Xmas
Bonnie
I am looking for the origin of the word Xmas (used in place of Christmas)
AdSumADS
Webster's
jkrall
Unlike the popular notion, the word "xmas" was not invented by carnal merchants trying to commercialize Christmas. The word is actually an old English one. The "x" in Christmas is the Greek letter chi, which is the first letter in the Greek word for "Christ." Thus, "xmas" is simply a shortened version of "Christmas.

http://www.bobimage.com/chirho.html

THE 'CHI-RHO' PAGE

AdSumADS
I hadn't heard of the erotic interpretation before, and m-w.com pretty much agrees with the Chi/Rho-interpretation, but I've a third theory. Romans used a diangonal slash extending toward the lower-left to represent abbreviation. The "Rx" pharmaceutical symbol is actually the first letter of the Latin for perscription, recipere ("recipe"), with the slash to indicate abbreviation. Take that, and add the use of "x" in mathematics to represent generic, unknown quantities, as derived by Western scholars from the Arabic word for "thing." Take that tradition and note that "x" is often substituted from the prefix "trans-" in order to abbreviate, as "xfer" for "transfer." Now consider the significance of the title, Christ, within the religeon, that religions regard for the figure, Jesus, and the admonition against taking "the Lord's name" in vain. I'd profer that "Xmas" is a convenience in both mere brevity and in avoiding as charged a word (word-element) as "Christ."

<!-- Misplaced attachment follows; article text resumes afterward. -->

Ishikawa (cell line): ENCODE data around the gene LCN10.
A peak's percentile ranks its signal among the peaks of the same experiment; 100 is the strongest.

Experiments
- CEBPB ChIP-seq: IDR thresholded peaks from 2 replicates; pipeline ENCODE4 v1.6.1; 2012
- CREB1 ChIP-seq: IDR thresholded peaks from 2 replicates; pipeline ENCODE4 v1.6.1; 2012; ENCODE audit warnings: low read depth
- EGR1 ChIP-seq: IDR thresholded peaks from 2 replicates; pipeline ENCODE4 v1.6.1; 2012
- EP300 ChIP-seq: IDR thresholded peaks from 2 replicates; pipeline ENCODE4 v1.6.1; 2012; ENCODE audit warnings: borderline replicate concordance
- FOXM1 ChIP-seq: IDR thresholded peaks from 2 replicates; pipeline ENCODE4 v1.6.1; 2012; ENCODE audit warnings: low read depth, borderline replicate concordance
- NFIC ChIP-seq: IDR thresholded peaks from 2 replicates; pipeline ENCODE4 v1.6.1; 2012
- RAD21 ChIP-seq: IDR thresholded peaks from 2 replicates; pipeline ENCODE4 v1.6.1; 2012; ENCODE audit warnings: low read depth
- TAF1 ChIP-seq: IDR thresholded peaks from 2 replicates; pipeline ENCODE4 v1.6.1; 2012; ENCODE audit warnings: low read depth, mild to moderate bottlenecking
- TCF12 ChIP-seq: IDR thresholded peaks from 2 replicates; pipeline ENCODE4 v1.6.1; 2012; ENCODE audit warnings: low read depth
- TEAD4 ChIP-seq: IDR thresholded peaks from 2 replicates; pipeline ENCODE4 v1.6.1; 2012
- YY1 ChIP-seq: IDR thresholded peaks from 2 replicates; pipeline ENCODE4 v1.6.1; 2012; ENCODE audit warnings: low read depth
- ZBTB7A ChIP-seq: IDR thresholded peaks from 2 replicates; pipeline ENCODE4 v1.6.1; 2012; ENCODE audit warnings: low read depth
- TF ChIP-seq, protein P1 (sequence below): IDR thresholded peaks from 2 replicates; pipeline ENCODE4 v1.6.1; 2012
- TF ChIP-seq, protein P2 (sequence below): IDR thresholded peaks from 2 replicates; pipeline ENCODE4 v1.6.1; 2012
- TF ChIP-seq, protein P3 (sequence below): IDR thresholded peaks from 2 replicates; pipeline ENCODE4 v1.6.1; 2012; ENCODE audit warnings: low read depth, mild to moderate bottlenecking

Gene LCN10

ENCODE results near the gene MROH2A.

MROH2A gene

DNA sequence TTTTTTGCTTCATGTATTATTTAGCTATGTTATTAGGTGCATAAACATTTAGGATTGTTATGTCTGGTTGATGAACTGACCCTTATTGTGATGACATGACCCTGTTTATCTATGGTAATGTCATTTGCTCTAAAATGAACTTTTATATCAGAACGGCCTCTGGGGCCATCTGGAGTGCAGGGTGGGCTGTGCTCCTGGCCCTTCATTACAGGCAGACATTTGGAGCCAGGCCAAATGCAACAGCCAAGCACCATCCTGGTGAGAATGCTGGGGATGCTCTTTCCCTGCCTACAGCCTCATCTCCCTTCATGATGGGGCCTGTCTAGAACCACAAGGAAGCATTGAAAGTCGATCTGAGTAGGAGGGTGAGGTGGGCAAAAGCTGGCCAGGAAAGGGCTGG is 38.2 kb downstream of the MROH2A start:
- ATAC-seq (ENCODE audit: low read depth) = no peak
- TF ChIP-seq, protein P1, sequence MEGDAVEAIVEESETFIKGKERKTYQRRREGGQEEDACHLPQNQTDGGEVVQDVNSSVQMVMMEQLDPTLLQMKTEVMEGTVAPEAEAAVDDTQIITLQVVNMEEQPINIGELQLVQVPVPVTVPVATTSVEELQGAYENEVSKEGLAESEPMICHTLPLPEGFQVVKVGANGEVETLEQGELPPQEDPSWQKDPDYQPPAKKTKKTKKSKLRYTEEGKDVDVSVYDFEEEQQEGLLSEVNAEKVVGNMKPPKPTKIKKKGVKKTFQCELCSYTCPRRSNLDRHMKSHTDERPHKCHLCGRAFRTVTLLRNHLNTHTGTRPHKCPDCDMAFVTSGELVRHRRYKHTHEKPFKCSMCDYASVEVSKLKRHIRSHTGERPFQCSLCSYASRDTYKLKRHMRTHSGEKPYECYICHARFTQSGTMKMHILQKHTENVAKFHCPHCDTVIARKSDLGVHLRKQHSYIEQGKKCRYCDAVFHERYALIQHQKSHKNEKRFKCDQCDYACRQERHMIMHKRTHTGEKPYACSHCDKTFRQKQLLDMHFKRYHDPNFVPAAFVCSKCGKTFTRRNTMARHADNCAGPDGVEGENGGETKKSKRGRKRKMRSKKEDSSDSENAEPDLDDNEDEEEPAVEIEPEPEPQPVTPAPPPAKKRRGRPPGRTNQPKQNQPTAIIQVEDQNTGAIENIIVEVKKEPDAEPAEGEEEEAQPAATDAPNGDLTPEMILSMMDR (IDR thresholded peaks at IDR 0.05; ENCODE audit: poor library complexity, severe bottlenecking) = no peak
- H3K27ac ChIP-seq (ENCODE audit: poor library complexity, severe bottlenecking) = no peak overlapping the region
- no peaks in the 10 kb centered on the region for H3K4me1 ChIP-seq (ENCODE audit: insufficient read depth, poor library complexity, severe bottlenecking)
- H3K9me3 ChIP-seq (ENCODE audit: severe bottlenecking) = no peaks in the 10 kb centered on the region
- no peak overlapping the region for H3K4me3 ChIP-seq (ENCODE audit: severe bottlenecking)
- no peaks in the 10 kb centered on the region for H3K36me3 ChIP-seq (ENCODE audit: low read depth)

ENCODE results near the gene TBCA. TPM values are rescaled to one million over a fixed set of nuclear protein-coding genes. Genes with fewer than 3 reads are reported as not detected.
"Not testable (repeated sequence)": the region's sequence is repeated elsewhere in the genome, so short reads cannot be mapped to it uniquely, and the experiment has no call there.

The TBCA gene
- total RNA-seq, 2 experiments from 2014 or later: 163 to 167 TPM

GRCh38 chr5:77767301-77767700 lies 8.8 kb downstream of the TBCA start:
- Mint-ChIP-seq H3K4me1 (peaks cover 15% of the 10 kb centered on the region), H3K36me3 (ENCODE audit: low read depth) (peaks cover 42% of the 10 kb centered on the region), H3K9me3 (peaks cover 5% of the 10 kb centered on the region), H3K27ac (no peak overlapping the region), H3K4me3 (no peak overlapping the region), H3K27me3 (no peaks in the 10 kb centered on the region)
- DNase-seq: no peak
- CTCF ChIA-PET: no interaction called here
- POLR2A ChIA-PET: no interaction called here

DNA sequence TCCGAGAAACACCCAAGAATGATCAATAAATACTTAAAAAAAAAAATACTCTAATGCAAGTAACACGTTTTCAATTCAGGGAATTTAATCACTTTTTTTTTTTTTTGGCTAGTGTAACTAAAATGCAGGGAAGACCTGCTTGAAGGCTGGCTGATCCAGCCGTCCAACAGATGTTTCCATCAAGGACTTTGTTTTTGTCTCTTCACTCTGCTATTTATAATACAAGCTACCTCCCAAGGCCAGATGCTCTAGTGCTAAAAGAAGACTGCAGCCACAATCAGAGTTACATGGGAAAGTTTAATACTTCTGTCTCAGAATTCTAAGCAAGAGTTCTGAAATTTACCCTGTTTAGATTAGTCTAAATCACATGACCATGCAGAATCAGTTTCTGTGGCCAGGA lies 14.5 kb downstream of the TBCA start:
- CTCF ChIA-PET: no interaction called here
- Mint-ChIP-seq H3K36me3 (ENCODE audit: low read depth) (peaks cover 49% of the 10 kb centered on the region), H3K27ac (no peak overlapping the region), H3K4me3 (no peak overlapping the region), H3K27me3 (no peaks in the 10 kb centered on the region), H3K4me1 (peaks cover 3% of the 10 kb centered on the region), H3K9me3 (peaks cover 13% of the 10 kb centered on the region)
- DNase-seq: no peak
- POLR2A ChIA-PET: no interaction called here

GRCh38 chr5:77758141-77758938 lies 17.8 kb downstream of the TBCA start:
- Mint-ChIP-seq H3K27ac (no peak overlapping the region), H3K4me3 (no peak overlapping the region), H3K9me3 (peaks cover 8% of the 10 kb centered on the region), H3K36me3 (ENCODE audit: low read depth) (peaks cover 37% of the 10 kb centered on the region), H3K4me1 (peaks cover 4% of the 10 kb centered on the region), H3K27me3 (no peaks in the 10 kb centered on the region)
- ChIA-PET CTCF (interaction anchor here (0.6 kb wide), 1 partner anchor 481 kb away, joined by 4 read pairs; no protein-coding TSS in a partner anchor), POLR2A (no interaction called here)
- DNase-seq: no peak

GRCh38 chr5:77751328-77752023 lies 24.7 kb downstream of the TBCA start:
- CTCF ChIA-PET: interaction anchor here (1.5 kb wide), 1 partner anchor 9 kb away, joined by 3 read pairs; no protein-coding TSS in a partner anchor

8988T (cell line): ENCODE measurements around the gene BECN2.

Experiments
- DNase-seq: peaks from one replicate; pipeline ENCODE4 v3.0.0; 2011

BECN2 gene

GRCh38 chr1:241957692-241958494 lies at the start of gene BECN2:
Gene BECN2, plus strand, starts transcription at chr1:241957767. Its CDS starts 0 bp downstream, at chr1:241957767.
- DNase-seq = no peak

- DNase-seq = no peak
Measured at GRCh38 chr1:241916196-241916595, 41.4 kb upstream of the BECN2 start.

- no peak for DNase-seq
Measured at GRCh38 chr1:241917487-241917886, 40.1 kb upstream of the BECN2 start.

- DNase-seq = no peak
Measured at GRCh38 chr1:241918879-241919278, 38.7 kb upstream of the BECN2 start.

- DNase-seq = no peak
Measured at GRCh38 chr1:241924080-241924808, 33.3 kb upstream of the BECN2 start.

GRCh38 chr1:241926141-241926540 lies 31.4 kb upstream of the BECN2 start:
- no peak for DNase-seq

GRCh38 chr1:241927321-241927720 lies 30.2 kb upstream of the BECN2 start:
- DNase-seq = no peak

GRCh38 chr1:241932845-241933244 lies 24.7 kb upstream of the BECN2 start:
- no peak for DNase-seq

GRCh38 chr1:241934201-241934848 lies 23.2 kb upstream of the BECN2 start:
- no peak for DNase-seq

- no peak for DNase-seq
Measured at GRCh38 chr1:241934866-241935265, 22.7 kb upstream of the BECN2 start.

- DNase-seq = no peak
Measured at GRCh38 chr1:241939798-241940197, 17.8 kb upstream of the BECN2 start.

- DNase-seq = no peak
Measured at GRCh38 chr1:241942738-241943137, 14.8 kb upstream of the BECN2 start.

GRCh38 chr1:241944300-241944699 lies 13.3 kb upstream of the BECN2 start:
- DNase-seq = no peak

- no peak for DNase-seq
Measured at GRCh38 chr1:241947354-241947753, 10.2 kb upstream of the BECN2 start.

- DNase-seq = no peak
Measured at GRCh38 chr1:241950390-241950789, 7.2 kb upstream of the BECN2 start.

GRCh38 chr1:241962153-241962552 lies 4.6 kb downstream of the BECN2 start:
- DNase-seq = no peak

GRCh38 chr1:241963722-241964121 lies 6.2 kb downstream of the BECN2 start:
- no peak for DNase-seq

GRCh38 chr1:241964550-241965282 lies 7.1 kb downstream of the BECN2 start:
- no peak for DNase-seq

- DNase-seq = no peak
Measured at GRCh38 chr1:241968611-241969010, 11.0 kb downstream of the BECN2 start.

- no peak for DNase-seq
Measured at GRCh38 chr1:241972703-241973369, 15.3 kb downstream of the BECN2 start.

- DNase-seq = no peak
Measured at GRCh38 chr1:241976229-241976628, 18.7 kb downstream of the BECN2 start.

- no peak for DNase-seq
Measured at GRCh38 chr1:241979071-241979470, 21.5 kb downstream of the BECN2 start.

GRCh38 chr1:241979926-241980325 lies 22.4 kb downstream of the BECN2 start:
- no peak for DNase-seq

AtoZ
OK, I can see the season is upon us, so I suggest that "X mas" is the Greek version of Roberto Duran's famous "no mas", and was uttered by ancient Greeks after a day's shopping at the mall in 0 BC.
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